Headlamp – Sullivan pushes royalties from revenue and newsflash: tax policy matters!

Sullivan seeks royalties from ANWR as revenue raiser. Alaska Senator Dan Sullivan said he’s pushing for budget language that would make it easier for Congress to allow oil and gas drilling in part of the Arctic National Wildlife Preserve. “You’re damn right I am,” Sullivan, a Republican, said in an interview Wednesday. He said the Senate Budget Committee is considering adding a provision to the budget resolution that would allow the chamber to pass such a measure with a simple majority vote without needing Democratic support. Republicans plan to use the budget resolution to allow fast-track consideration of a tax overhaul plan. Royalties from oil and gas production in the wildlife reserve would be a revenue-raiser that could help offset some of the tax cuts the GOP is proposing. Sullivan and fellow Alaska Republican Lisa Murkowski have backed legislation that would allow oil and gas development in as much as 2,000 acres of the refuge. Democrats are largely opposed, and some Republicans have had reservations in the past.

Russians using social media for anti-fracking campaigns? A U.S. House committee investigating whether Russia has tried to influence U.S. public opinion on fossil fuels asked Facebook (FB.O), Twitter (TWTR.N) and Alphabet (GOOGL.O) on Wednesday to turn over information about Russian entities that may have bought anti-fracking advertisements. House Science and Technology Committee Chairman Lamar Smith, a Texas Republican and climate change denier, asked the CEOs of the technology companies to turn over documents by Oct. 10 that detail the involvement of Russian-based or funded entities detected on their platforms, information on ads they purchased, and any communications concerning ads advocating for “so-called green initiatives.” Smith and the Republicans on the committee that oversees U.S. scientific agencies have targeted mainstream climate change scientists, questioning their integrity and calling for eliminating federal funding for climate research. They have also accused environmental groups of colluding with Russians to push for regulations to curb fossil fuel extraction.

Dear Alaska: Tax Policy Matters. This summer, observers across the nation watched as lawmakers in the state of Alaska pulled together a buzzer-beating compromise that prevented a potentially catastrophic budget shutdown and kept the government funded through the coming fiscal year. For countless Alaskans who simply wanted their government to continue to operate, the compromise is a win. The alternative — an unprecedented shutdown — would have been untenable, resulting in significant upheaval for Alaskans seeking to utilize programs ranging from fishery permitting to cruise ship oversight to early education and Head Start services. For political and policy junkies, it was a budget showdown that checked nearly every box, complete with flaring tempers, bruised egos, high stakes, and the discussion of policy shifts that could send ripples through the economic landscape for years to come. This is particularly true in the case of the oil and gas industry, a sector that is looking at increased taxes in the eye in Alaska while simultaneously facing extremely challenging market conditions across the nation and around the world.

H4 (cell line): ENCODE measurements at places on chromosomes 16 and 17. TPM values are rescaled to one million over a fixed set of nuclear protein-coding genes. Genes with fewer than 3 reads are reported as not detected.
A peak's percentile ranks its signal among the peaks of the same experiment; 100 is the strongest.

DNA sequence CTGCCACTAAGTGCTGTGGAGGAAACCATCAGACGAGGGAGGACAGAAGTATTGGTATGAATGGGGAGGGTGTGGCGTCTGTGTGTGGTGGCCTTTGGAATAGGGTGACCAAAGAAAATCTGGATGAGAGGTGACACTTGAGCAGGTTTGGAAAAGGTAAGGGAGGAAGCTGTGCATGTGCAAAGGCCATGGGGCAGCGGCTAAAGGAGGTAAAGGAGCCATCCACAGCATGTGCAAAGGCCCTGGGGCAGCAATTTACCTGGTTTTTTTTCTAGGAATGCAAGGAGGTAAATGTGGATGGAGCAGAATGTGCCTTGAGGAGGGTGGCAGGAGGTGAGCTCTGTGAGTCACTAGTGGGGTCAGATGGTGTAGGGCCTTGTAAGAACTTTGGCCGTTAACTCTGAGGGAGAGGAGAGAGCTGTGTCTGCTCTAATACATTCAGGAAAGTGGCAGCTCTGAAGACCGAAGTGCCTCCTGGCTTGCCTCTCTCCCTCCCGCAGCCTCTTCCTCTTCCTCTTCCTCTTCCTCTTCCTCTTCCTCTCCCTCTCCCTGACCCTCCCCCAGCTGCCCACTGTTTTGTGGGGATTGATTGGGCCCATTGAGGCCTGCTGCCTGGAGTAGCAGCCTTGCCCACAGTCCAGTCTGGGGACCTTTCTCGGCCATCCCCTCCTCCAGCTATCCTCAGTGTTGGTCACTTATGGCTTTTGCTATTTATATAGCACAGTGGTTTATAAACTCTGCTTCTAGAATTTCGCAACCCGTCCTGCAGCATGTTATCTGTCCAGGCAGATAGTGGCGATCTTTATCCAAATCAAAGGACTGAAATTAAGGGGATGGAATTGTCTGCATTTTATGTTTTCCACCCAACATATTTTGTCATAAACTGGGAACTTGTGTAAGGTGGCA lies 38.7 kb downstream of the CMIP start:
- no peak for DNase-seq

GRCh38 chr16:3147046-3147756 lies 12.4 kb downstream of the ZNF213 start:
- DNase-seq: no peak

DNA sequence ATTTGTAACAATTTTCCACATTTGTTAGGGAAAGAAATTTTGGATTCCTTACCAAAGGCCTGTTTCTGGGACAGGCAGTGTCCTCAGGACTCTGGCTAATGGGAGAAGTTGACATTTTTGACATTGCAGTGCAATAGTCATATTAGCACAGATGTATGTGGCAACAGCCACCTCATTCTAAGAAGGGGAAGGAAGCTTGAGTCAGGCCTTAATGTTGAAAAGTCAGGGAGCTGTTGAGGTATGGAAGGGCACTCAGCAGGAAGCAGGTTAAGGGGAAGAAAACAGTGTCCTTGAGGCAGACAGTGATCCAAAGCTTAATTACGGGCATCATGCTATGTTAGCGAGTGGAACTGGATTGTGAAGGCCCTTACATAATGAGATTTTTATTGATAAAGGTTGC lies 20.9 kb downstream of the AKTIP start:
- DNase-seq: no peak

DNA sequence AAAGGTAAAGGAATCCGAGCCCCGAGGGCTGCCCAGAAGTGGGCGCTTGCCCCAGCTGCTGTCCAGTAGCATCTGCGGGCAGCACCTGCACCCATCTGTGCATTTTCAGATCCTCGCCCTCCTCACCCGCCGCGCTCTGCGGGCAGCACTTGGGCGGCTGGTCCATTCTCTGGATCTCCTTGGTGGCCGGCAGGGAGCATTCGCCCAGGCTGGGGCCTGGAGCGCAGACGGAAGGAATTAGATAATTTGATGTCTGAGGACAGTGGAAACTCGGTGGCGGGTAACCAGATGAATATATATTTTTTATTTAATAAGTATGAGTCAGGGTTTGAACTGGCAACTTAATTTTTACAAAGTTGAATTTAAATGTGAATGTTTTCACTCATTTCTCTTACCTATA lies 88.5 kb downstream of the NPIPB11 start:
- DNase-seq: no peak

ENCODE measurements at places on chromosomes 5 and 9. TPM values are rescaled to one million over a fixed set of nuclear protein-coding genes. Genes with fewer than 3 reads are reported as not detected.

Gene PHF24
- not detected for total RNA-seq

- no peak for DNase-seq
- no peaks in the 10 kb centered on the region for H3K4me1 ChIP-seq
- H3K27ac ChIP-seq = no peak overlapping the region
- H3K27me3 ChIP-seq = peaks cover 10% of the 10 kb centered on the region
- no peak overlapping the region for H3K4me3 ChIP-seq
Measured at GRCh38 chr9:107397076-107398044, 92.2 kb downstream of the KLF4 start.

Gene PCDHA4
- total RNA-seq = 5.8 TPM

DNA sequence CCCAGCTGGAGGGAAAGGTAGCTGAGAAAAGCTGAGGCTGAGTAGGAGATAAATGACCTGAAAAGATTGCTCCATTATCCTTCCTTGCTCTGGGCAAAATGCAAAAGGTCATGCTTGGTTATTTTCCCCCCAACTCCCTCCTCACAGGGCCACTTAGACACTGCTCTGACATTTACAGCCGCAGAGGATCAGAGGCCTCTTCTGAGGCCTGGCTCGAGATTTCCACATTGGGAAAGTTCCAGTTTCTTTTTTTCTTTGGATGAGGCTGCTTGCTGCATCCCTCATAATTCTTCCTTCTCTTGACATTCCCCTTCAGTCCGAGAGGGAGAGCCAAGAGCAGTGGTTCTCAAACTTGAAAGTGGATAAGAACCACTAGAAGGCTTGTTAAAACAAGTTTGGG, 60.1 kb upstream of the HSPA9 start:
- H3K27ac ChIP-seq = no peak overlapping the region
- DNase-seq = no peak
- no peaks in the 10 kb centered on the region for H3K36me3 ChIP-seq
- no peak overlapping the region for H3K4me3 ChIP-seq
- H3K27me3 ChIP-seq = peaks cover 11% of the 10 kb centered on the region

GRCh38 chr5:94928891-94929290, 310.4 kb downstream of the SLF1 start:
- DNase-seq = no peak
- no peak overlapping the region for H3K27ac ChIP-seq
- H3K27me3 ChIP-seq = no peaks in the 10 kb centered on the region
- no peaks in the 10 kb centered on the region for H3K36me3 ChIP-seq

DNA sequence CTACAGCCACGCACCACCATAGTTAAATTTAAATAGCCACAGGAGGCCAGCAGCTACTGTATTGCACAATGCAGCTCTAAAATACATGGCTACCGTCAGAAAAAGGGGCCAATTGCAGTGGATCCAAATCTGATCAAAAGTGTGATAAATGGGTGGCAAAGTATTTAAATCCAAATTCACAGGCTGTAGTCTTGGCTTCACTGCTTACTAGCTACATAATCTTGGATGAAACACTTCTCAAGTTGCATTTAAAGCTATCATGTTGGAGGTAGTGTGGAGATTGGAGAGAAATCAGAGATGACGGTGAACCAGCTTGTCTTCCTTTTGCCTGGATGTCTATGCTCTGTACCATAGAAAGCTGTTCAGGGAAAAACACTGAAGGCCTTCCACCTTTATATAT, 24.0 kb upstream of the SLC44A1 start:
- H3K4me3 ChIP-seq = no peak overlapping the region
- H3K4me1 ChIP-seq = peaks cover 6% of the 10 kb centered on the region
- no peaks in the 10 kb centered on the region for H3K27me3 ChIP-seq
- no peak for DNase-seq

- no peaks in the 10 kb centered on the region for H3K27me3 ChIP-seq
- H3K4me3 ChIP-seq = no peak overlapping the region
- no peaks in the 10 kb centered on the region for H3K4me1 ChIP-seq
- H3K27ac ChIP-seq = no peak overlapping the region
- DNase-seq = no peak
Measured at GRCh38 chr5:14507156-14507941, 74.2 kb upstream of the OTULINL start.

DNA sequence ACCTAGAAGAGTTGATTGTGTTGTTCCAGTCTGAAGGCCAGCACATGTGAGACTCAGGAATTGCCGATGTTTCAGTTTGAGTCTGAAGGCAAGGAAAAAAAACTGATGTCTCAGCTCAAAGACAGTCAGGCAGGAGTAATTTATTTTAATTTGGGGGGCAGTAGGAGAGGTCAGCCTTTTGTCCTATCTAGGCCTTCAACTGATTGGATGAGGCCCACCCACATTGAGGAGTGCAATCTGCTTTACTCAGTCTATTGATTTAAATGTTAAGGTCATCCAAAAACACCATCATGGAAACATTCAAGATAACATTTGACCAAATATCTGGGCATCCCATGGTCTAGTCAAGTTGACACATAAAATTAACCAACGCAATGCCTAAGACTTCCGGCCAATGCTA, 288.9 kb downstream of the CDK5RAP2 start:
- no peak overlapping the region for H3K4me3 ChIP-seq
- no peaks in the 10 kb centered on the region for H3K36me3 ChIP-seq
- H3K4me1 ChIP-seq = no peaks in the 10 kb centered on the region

Tick. Tock. The clock is running out fast on the latest of countless efforts to commercialize Alaska’s massive natural gas reserves: the state-owned Alaska Gasline Development Corporation will be out of cash next year unless a large buyer is identified first, and policymakers grappling with a $2.5 billion budget gap are unlikely to throw more cash at the Alaska LNG Project (“AKLNG”) without visible progress. Gov. Bill Walker championed the effort long before he assumed office three years ago and throughout his term has done his best to woo the biggest potential buyers.

One step closer? Help is on the way for Fairbanks residents caught in the struggle between affordable heat and clean air. Last week, the Alaska Industrial Development and Export Authority Board approved a plan advancing the state’s effort to increase availability of natural gas in the Interior. It is secured by a newly inked Cook Inlet gas supply contract with Hilcorp, a key plan component required by the enabling legislation. The Alaska State Legislature provided $300 million in financing to create components like the Cook Inlet LNG processing plant expansion and additional gas storage in Fairbanks. The Interior Energy Project targets a consumer gas price equivalent to $2 a gallon heating oil, and the most recent AIDEA projections indicate it’s achievable as new customers sign up for service. Next steps for moving the project forward include incorporating infrastructure into a single public utility to serve Fairbanks and North Pole. It is expected that the Fairbanks North Star Borough’s Interior Gas Utility will buy and merge operation with AIDEA-owned Fairbanks Natural Gas.

First Reads:

Alaska Senator Seeks Arctic Drilling Measure in Budget
Bloomberg, Eric Wasson, September 27, 2017

U.S. lawmakers ask Facebook, Twitter for information on anti-fracking ads
Reuters, Valerie Volcovici, September 27, 2017

GUEST COMMENTARY: Amid low crude prices, tax policy matters more than ever
Alaska Journal of Commerce, Dr. Margo Thorning, September 27, 2017

Governor pitches Alaska natural gas to Chinese sovereign wealth fund
KTUU, Austin Baird, September 27, 2017

Affordable Energy For Interior One Big Step Closer
KSRM, Dorene Lorenz, September 27, 2017